Bevacizumab does not improve overall survival (OS) among patients with resected early-stage non–small cell lung cancer (NSCLC) when added to adjuvant chemotherapy, according to a study published in Lancet Oncology.1

Evidence from a previous study suggested that adding bevacizumab to platinum doublet chemotherapy improved survival outcomes for patients with advanced NSCLC.

For this open-label phase 3 study (ClinicalTrials.gov Identifier: NCT00324805), investigators randomly assigned 1501 patients with completely resected stage IB to IIIA NSCLC to receive chemotherapy alone (Group A) or chemotherapy plus bevacizumab (Group B). Chemotherapy regimens included cisplatin plus investigator’s choice of docetaxel, gemcitabine, pemetrexed, or vinorelbine.

After median follow-up of 50.3 months, the estimated median OS for patients in Group A had not been reached compared with 85.8 months (95% CI, 74.9-not evaluable) in Group B (hazard ratio [HR], 0.99; 95% CI, 0.82-1.19; P = .90).

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Patients in Group B had overall higher grade and rates of adverse events compared with Group A; 67% of patients in Group A and 83% of patients in Group B reported grade 3 to 5 toxicities, including hypertension and neutropenia.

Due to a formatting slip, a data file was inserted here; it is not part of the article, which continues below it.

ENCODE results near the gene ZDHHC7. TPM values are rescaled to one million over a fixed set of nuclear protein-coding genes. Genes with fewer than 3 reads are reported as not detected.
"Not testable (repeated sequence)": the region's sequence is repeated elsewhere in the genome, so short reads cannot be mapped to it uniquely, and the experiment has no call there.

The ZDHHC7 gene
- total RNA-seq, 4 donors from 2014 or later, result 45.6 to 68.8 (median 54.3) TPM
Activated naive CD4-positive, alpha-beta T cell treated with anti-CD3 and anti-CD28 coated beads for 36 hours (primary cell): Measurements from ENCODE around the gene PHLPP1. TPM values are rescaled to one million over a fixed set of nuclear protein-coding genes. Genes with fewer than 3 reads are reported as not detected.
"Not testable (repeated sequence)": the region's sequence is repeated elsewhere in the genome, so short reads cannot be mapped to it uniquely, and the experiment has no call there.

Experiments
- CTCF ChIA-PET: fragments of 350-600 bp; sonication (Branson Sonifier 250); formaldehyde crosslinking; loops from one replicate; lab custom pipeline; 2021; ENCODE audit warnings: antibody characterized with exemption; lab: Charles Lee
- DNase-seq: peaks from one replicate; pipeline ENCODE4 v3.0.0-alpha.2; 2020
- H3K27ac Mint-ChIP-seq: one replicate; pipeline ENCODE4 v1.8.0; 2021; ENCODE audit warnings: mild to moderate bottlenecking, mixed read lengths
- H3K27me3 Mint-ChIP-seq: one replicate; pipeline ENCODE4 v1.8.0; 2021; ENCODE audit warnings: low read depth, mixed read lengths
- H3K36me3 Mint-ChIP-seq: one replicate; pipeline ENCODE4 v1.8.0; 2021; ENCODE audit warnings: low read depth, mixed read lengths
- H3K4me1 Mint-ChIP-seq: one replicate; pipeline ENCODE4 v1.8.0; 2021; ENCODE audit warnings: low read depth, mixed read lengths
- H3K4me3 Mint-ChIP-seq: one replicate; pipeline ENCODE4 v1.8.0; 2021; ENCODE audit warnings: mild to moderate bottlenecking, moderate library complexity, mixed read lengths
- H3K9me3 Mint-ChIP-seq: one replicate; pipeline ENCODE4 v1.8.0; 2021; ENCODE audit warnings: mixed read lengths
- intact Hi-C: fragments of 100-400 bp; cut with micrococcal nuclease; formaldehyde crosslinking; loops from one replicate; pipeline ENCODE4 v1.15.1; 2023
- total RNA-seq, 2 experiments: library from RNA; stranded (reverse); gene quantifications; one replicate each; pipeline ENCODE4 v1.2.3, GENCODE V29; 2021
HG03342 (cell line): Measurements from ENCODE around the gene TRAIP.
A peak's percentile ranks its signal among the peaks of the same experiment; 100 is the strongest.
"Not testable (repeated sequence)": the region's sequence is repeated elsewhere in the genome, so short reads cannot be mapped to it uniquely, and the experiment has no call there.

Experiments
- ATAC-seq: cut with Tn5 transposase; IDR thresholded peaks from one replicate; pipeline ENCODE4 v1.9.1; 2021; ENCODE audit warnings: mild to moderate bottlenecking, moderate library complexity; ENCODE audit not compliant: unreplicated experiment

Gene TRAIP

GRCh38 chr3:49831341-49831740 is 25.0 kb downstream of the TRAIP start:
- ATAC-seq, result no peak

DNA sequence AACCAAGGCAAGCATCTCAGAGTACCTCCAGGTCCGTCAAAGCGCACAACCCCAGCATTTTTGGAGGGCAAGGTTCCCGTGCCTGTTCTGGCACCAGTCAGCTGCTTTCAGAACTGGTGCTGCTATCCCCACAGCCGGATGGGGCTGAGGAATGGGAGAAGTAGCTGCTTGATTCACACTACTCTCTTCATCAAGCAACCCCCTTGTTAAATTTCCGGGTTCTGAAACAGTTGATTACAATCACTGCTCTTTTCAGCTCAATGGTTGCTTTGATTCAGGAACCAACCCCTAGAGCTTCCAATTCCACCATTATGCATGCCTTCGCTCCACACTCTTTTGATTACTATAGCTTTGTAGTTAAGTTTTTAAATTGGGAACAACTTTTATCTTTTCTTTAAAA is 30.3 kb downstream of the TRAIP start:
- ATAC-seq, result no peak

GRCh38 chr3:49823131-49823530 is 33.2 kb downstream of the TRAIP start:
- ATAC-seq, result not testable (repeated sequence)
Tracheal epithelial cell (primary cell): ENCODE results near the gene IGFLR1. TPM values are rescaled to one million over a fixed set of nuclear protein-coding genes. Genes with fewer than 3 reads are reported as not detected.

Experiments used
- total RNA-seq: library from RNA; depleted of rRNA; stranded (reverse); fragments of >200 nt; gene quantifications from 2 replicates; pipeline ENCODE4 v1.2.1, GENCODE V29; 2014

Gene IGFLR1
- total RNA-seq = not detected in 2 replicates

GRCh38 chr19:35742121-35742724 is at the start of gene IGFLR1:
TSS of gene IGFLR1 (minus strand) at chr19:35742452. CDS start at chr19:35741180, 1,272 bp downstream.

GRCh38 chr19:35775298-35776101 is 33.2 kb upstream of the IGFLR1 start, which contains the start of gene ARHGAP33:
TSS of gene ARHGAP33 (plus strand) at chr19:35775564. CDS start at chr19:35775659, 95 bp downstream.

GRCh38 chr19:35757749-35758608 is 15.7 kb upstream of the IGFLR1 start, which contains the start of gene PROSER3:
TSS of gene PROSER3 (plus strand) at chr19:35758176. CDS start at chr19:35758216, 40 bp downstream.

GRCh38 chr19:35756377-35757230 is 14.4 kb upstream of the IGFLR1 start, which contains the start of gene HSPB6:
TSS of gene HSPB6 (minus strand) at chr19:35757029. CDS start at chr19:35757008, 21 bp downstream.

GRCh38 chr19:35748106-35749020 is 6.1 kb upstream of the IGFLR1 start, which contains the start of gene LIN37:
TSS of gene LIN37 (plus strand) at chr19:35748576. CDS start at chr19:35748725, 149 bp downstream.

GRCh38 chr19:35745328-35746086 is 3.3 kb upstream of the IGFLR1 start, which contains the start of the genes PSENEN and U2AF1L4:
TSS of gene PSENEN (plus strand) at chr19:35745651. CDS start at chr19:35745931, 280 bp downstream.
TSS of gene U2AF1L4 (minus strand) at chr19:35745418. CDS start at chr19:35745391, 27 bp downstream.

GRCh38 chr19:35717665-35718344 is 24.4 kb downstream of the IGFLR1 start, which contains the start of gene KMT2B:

As bevacizumab did not demonstrate any survival benefit, the authors concluded that “[t]he overall outcomes of this trial did show improvement in overall survival compared with historical controls, which is indicative of other improvements in lung cancer outcomes for patients with resected early-stage NSCLC.”

Reference

  1. Wakelee HA, Dahlberg SE, Keller SM, et al. Adjuvant chemotherapy with or without bevacizumab in patients with resected non-small-cell lung cancer (E1505): an open-label, multicentre, randomised, phase 3 trial. Lancet Oncol. 2017 Nov 9. doi: 10.1016/S1470-2045(17)30691-5 [Epub ahead of print]